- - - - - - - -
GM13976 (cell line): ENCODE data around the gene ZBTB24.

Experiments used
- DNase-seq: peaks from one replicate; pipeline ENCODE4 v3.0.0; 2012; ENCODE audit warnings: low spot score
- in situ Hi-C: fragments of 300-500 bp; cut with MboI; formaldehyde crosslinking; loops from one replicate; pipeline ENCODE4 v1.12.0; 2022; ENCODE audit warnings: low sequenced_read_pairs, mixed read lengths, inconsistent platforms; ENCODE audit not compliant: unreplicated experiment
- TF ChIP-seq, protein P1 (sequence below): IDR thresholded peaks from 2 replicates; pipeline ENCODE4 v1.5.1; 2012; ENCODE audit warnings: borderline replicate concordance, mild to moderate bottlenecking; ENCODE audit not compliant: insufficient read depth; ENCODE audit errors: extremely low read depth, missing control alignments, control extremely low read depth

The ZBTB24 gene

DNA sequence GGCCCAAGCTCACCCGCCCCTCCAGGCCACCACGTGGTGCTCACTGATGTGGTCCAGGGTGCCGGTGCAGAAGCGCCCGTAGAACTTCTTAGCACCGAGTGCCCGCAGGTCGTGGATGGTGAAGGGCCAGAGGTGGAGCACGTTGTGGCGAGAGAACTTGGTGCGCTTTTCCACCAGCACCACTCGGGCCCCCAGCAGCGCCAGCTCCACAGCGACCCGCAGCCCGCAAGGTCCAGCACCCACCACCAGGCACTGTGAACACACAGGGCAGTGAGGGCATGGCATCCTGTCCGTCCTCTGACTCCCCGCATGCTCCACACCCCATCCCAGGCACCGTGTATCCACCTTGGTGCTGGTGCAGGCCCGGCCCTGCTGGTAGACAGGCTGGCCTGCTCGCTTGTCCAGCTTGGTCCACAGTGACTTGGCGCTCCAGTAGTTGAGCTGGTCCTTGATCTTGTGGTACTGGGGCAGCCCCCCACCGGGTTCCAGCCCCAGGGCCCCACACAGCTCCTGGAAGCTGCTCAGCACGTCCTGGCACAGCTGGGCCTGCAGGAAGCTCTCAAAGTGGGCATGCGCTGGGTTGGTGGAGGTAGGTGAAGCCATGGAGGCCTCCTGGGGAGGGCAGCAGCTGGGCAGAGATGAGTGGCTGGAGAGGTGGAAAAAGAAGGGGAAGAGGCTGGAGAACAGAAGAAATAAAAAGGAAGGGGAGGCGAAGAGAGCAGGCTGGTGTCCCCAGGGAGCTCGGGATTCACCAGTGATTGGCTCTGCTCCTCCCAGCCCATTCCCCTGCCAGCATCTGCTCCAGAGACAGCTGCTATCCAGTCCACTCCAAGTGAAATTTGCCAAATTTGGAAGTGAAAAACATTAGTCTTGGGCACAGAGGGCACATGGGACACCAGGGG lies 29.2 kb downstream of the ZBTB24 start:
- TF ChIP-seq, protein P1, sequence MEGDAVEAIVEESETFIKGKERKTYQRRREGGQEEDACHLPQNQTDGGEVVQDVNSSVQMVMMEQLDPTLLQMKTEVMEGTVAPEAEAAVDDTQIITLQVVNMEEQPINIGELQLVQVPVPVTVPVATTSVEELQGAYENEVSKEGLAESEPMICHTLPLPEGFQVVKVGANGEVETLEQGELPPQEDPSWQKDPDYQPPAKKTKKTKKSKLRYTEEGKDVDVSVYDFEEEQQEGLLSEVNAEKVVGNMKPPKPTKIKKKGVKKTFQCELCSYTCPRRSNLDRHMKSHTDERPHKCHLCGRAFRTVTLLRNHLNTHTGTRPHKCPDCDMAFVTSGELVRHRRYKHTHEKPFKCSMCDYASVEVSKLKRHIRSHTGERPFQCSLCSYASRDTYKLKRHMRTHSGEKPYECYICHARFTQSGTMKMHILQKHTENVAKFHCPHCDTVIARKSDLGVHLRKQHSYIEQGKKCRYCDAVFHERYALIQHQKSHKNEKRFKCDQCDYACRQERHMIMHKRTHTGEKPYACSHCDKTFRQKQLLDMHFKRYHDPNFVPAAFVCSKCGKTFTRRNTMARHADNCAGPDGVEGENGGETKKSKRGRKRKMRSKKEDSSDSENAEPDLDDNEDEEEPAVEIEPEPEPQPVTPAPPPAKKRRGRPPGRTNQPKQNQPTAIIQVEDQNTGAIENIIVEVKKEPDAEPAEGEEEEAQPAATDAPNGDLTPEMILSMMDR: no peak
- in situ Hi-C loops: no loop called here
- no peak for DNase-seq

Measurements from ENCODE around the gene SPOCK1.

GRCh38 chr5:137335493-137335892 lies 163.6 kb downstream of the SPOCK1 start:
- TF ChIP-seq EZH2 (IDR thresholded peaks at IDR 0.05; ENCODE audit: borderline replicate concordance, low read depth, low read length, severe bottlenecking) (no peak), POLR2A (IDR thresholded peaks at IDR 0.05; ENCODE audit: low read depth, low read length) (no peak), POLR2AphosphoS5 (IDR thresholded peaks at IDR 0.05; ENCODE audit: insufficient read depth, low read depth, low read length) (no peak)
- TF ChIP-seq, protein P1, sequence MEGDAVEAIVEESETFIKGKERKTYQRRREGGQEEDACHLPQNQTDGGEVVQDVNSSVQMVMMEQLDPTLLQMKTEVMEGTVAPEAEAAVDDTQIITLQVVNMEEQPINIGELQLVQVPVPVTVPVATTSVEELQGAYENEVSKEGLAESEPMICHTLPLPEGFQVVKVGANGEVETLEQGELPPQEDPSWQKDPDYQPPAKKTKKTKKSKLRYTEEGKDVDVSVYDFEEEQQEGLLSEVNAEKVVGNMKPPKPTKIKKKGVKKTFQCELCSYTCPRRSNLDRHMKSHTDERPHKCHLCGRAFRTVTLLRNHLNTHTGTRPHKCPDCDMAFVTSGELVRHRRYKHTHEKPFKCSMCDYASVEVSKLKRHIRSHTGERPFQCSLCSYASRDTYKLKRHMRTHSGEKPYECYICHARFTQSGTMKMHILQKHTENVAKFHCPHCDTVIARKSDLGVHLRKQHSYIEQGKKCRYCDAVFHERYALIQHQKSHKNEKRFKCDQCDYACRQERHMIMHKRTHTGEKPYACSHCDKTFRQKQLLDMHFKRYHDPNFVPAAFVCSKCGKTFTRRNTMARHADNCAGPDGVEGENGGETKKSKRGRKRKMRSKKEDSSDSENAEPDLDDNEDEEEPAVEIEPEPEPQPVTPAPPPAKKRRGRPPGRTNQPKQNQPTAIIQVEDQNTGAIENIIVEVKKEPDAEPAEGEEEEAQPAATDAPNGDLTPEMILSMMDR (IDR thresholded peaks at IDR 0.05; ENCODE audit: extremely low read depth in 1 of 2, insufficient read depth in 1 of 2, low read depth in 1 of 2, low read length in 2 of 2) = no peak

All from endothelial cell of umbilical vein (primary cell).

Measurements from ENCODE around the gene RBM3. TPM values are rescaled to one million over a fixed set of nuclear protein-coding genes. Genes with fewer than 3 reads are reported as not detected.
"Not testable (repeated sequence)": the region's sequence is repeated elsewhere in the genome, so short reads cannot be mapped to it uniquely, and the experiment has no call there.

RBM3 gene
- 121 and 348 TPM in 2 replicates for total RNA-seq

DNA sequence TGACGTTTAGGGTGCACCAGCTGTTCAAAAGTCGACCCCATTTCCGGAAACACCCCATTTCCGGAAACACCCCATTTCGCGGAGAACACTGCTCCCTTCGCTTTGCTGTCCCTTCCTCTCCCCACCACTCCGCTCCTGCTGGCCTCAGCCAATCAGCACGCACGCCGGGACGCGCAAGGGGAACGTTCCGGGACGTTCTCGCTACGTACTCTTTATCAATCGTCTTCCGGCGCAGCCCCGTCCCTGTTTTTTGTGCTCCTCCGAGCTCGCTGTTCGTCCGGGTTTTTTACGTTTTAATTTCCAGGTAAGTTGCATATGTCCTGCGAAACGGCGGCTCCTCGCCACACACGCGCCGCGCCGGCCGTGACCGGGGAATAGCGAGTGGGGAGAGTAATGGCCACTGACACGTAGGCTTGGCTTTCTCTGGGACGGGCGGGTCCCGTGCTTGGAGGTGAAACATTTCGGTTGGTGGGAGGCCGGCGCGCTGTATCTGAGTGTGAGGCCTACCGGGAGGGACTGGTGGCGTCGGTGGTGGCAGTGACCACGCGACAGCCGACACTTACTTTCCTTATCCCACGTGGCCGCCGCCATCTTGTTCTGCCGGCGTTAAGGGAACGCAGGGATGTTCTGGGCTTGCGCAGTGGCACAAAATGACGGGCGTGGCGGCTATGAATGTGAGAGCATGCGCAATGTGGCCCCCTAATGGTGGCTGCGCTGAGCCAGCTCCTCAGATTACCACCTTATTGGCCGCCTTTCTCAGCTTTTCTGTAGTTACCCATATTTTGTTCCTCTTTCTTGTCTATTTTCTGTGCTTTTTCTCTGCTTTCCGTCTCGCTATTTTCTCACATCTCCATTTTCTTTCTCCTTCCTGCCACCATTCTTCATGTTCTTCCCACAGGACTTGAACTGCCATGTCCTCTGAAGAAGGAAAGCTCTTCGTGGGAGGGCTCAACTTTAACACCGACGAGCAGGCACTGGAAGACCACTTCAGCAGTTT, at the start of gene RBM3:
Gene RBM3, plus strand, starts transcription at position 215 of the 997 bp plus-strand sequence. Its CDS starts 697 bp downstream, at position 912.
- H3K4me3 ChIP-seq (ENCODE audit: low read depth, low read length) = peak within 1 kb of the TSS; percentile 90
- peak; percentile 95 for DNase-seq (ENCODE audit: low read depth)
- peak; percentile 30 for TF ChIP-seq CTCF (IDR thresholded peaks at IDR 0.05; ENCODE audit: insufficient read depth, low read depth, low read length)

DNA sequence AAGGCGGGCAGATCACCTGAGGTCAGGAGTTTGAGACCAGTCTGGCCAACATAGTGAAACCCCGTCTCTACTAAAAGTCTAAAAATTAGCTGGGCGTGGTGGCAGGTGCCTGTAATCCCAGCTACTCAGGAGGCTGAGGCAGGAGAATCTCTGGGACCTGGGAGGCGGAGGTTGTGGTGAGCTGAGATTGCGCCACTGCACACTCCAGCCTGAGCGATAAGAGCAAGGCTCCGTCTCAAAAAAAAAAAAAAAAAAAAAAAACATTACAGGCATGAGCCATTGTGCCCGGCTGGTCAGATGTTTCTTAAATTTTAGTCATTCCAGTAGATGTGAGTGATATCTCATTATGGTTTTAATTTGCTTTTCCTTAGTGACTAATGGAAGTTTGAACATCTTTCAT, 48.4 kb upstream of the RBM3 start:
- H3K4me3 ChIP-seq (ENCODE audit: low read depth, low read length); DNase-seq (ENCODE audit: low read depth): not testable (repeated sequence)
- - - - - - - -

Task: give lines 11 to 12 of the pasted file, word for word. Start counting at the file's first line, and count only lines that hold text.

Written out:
Measurements from ENCODE around the gene SPOCK1.

GRCh38 chr5:137335493-137335892 lies 163.6 kb downstream of the SPOCK1 start: